I'm getting old!! I can so vividly remember seeing Romper Stomper way back in the Dark Ages of 1992, and yet it doesn't feel like nineteen years has passed by. That is truely scarey and I'm still coming to terms with how long it has been. I saw this is the old State theatre and the one thing I can't rememeber is actually seeing it there! I thought I had seen it at Readings down the road which would have been impossible since that didn't open until 1995-96-ish.
For you outside of the land of Oz and NZ this movie caused a huge stir and hubabaloo when it was released. This is one of the most controversial movies ever to come out of Oz. To look back now it is laughable because the depicted violence is quite tame by todays standards. But in its day it was vicious and brutal, which brought a wealth of condemnation down on its head. I remember it all so well. There were people on telly moaning about it, churches moaned about it, politicians moaned about it, so it was subsequently slapped with an R-18 rating. All those who moaned were outraged stating the film should have been ourightly baned from NZ cinemas!! It all made me laugh because all it did was raise awarenes of the movies existence and people flocked to theatres to watch it!!!
The last movie that caused so much controversy in NZ, which is still somewhat conservative, was 8mm. Again it drove people into cinemas and not away!! It seems so ridiculous now in the age of 'gorno' type movies like the awful Saw series and Hostel, which barely raised a whimper when released. Saw and Hostel are garbage, and whilst I believe in freedom of expression and thought, both those movies trouble me and I would rather see shit like that removed from our screens. They have no real purpose but to be gross for the sake of some perverted idea of entertainment.
In its day Romper Stomper wasn't like this. It was a serious look at rascism in Melbourne by a bunch of skinheads towards Asian migrants. It always annoys me how a serious film that has a no holds barred approach is critised for its realism whilst Hostel, which is disturbing to say the least, is barely commented on. Romper Stomper was absolutely put through the wringer in 1992 for its violence. It may look tame now but back then it was full on and ultra-violent. The fight scenes had all the street weapons imaginable from chains, soft ball bats, knifes, nun-chucks, and even sharpened up garden tools like spades and slashers.
We see both asians and skinheads get beaten senseless and left for dead. It is harrowing stuff . Critics of the movie could only concentrate on its violence and not what what was causing it, namely racism. The running street brawl is a culmination of the skinhead's tomenting a local Vietnamese community which finally has enough and deals to them. The skinheads are eventually out-numbered and driven from their pad. We feel no sympathy for them. In fact we feel disgust at how pathetic they are. They are thugs and straight out animals who can barely look after themselves properly in the way of cooking or house keeping. They are the low lifes of society and the movie isn't shy in showing us this. Glorifying skinheads, racism and violence? Hardly!
This was Russel Crowe's breakout role. He has gone on to bigger and better things and is one of the world's premium actors. All this even though he is a complete egotistical dickhead. Back in 1992 that was all before him and in Romper Stomper we can see the early days of his talent. He plays Hando, the leader of the skinheads, and he is chilling. Crowe masters the role as a hardened racist and street fighter. He has no morals and is a real hardnut. When the gang gets beaten up and dispursed he wants revenge and turns to buying guns to get it. Some of the others have had a real wake up call and are having serious doubts about their way of life.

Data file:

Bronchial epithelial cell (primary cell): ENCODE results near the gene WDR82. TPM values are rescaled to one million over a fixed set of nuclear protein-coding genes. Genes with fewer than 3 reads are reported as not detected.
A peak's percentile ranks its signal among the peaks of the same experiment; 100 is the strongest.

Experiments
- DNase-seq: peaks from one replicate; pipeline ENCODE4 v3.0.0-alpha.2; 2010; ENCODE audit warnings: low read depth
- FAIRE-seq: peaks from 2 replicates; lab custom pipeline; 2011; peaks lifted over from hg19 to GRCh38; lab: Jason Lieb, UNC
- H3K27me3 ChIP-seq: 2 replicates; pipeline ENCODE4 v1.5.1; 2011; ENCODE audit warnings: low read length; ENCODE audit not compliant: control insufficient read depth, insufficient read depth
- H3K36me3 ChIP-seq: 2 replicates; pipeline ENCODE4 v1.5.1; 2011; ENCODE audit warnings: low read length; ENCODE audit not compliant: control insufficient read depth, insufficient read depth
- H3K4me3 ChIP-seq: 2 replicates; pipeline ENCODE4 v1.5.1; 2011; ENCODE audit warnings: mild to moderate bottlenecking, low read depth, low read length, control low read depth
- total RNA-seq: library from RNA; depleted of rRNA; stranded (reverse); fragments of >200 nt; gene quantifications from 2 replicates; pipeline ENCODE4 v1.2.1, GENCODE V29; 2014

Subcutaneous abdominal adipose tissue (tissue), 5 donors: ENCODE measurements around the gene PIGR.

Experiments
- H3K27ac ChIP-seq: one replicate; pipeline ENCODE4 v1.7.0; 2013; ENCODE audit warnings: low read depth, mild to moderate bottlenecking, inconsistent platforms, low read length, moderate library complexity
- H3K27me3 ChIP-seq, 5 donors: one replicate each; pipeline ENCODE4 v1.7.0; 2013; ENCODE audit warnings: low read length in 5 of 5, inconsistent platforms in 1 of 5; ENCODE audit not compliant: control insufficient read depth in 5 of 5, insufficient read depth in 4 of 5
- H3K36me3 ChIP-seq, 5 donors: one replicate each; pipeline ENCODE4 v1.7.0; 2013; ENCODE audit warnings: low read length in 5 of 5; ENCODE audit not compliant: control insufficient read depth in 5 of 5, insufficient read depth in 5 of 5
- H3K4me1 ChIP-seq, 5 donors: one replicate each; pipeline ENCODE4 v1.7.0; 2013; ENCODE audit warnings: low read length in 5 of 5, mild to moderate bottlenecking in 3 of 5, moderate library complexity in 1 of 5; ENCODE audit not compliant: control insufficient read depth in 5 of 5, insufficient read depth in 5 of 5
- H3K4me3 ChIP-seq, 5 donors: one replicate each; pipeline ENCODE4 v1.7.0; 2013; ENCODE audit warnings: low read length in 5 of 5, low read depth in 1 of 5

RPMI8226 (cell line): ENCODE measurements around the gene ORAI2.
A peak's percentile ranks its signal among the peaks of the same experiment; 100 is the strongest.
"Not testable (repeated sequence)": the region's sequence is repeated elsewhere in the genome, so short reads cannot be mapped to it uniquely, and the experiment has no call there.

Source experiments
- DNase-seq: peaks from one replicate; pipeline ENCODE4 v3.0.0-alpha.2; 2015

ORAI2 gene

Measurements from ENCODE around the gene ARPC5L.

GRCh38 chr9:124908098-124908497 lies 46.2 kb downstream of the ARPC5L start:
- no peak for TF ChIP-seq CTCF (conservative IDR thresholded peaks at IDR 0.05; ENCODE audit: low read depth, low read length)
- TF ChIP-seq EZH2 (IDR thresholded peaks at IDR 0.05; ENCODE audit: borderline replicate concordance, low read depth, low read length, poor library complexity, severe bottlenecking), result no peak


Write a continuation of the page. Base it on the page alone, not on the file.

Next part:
Eventually, through being narced on to the police, and their own stupidity, the skinheads become Hando alone who is prepared to go on. His best mate has had enough and shacks up with Hando's ex and wants out of the lifestyle. Hando won't leave him be saying 'you are all I have left', and he talks them into going to Adelaide to escape the police. On the way Hando tells his mate, Davy, to ditch the girl, who refuses and stabs Hando who then dies.
This is not, and never was, a film that glorifyied violence. The skinheads are shown for what they are, scum, pure and simple scum, and no viewer is ever going to sympathise with them. They are neo-Nazi racists without really understanding the dogma they purportedly follow. They are just thugs for the hell of it and their ways eventually lead to their own demise. Most of the actors involved in the movie have disappeared and I could only recognise two, Crowe, and a guy who recently played the bent lawyer in the brilliant Animal Kingdom.
For all its initial controversy Romper Stomper was a good film and even in its day, I, as a wide eyed bushy tailed twenty two year old, 'got' its message. I'm not fussed on the idea of racism and couldn't imagine going out and beating people up for being different to me. This movie highlighted the ugly side of racism and it is unbelievable that it was so controversial. If it played today it would hardly raise an eyebrow as the violence has dated, but its core message hasn't.
Worth a look if you can find a copy. It is well enough known to Aussie and Kiwi audienences so I'm keen to know if anyone else in the big wide world has seen or even knows of it. Like Gallipoli for Mel Gibson, Romper Stomper was Russel Crowe's big break and for any fans of his out there then this will be worth seeing for this is where it all began.
Not a bad low budget film that emulates the classic, and controversial, A Clockwork Orange, with a unique Australian flavour and outlook.